Eva Gladstein, deputy executive director of the Planning Commission, conceded that the Council had a prerogative to update the zoning code as needed, but said her department was also concerned with making modifications to a zoning code that is only a few months old.
“We would have preferred that if Council had this concern, either we would have been involved earlier in the discussion or that the administration could have monitored the effects of the zoning code for one year before presenting recommendations,” she said, noting that few metrics exist to shape revisions to the code at this point.
Gladstein shied away from directly criticizing the Council’s modifications, but said, “We [the Planning Commission] were satisfied with the zoning code the way it was when it went into effect in August.”
Another piece of the commission’s new code seeks to reduce the number of variances required to build in Philadelphia. Variances are special permits issued by the Zoning Board of Adjustment that allow for certain violations of the zoning code after a review of the project’s larger impacts by an appointed committee. The previous iteration of the code was so outdated that some modern construction practices were enough to trigger zoning review hearings for mundane projects, costing developers (and the city) time and money, but affording local council members the opportunity to weigh in.
Gladstein said the bill’s proposed changes could set Philadelphia back on the path back to when the city issued more variances than nearly any other big city in America because of unrealistic demands in the zoning code.
“There are many instances in rowhome neighborhoods where you simply cannot provide parking by right because of factors like narrow lot lines,” she said. “We thought these changes would send too many cases to the zoning board.”
Gladstein also noted that lack of a parking requirement in the original code was intentional, as on-site parking, which often manifests itself as a front-loading garage, actually diminishes the supply of public parking spaces.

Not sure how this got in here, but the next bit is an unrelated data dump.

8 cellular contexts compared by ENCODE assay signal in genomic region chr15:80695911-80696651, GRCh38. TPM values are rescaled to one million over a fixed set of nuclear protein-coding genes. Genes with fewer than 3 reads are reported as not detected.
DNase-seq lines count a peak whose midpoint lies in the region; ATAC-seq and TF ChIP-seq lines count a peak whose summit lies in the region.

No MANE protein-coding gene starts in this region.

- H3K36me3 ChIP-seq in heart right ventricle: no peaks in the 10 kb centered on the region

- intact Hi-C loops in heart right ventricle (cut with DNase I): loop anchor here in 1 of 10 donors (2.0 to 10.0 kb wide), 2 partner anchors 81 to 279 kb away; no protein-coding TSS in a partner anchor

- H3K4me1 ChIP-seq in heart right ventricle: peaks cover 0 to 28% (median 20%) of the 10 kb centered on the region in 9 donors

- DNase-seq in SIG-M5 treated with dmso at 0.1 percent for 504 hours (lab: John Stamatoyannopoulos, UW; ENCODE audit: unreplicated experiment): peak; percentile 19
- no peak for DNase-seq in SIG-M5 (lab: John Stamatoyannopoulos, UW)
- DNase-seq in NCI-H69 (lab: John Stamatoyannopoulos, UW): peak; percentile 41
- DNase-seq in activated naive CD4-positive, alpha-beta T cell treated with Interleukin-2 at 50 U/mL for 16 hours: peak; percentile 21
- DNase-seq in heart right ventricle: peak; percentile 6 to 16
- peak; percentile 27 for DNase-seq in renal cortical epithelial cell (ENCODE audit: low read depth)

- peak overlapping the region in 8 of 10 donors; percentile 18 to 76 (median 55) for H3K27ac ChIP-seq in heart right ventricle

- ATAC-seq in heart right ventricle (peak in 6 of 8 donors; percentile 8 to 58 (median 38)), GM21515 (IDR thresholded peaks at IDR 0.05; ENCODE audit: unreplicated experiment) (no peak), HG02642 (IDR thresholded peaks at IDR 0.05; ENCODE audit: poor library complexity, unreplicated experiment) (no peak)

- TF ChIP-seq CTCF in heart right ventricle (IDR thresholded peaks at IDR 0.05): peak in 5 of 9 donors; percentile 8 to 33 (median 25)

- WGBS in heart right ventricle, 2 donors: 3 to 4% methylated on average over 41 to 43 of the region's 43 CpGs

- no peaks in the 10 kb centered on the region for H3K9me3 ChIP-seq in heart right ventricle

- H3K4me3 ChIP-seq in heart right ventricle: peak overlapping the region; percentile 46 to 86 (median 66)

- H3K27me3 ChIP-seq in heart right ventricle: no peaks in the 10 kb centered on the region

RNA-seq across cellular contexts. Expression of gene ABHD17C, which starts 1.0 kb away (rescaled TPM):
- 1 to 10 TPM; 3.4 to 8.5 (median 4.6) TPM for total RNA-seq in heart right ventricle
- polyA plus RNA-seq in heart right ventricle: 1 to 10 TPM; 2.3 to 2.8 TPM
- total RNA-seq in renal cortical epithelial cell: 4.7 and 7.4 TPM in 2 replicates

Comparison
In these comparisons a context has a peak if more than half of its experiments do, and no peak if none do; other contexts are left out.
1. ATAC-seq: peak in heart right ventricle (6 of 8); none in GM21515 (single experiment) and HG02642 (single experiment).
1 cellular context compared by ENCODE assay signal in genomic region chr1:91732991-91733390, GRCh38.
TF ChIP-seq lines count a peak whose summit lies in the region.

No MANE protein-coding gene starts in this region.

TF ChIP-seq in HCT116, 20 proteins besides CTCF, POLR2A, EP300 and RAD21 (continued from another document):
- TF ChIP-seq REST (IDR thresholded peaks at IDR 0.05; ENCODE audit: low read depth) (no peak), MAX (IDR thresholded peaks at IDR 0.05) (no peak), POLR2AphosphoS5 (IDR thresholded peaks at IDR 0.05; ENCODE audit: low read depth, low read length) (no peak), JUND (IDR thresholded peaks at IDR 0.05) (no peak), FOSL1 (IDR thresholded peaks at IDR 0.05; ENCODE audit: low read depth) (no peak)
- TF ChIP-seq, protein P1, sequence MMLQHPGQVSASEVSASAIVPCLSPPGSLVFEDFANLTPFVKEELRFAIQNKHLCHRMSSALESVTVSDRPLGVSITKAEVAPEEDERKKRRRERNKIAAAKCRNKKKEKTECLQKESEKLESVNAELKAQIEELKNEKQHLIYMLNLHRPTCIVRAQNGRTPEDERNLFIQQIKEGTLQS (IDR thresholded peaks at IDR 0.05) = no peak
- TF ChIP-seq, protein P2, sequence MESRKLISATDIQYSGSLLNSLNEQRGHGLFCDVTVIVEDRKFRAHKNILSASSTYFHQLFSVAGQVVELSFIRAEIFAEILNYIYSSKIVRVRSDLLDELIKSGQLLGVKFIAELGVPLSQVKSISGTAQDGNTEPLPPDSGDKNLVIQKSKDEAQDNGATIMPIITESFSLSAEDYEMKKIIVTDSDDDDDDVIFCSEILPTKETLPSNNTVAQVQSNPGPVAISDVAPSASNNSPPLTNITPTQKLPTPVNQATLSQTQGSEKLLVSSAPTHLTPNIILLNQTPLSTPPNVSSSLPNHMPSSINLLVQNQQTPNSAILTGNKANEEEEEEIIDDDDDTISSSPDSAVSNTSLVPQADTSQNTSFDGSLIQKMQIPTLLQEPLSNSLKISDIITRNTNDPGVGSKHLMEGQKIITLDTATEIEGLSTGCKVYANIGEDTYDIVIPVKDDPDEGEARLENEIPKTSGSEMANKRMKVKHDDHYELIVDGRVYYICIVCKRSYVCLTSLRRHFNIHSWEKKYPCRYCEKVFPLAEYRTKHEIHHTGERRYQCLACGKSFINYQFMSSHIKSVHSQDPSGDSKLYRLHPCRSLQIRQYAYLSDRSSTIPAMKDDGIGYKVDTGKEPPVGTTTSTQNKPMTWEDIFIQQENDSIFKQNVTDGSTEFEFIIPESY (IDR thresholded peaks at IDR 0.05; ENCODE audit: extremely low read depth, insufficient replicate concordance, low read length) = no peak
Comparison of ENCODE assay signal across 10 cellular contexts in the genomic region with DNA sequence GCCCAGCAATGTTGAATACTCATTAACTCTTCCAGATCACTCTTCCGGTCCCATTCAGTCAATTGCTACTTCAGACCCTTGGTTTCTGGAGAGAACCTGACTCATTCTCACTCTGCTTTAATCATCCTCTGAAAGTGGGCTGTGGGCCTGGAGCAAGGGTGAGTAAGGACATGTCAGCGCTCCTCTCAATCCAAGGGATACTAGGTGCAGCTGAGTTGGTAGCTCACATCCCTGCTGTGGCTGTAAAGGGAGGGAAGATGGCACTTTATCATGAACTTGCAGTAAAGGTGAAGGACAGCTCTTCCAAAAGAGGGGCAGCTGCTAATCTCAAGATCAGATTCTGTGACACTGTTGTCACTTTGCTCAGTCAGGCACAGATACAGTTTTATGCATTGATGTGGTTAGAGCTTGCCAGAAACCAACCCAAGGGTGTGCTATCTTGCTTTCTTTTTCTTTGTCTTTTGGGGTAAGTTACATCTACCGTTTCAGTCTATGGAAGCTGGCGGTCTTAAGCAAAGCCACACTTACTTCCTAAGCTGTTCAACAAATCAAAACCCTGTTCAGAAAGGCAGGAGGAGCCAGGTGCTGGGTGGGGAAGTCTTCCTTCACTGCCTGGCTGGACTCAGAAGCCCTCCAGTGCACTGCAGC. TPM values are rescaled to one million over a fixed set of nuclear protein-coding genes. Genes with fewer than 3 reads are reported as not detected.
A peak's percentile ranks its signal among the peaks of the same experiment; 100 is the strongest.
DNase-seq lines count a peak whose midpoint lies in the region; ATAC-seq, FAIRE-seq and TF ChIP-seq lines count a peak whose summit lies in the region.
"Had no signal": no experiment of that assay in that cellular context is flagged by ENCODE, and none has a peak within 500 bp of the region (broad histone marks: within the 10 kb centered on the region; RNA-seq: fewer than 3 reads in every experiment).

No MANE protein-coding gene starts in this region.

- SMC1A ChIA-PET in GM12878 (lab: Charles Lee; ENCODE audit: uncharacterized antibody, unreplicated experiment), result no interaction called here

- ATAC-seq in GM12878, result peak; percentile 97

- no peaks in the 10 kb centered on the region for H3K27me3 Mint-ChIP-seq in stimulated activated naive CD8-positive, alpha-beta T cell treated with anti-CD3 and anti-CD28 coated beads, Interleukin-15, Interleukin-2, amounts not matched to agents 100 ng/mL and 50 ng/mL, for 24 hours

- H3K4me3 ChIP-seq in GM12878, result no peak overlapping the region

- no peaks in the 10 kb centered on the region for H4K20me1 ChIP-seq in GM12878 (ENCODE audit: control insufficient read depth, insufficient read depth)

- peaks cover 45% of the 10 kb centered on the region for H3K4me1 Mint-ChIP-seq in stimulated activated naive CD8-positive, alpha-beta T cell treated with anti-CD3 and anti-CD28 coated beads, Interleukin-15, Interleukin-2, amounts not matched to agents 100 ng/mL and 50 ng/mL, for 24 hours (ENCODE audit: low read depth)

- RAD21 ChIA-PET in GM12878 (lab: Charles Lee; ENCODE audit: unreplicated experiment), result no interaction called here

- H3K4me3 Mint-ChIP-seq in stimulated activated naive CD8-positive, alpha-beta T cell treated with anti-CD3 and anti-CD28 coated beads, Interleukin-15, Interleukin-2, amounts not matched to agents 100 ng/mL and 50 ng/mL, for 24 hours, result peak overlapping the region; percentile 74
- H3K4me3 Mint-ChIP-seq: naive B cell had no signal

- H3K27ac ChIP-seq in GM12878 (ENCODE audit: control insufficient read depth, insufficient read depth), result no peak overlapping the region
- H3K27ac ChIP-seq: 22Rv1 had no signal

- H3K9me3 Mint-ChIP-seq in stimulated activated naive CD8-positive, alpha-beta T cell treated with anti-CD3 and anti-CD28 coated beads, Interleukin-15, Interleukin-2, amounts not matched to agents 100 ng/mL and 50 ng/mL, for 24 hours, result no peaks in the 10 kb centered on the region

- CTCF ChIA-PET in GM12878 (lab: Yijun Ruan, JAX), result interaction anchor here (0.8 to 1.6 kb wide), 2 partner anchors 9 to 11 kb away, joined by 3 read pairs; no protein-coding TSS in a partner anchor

Although O’Neill introduced the bill, representatives from his office said he did so on behalf of Council President Darrell Clarke, whose staff actually crafted the legislation. In an email, Clarke’s office defended the proposal. A spokeswoman for the councilmember said the bill in question was drafted in response to residents in neighborhoods like Fishtown, Fairmount and the Temple University area, who reportedly complained about hard-to-find parking and students taking parking spots.
Specifically cited was a 40-unit proposal by developers Harman Deutsch, which contained no on-site parking. The idea behind the bill was to prevent developers from pushing a “cost” — in this case the burden of parking — onto residents. The final version of the bill was supposed to be a compromise between resident and developer concerns.
Clarke’s office said that the new zoning code was passed with the understanding that changes would be made on a rolling basis and that there was not a concrete timeline in place that would delay modifications. They also asserted that the Planning Commission itself had recommended a 3-1 parking ratio.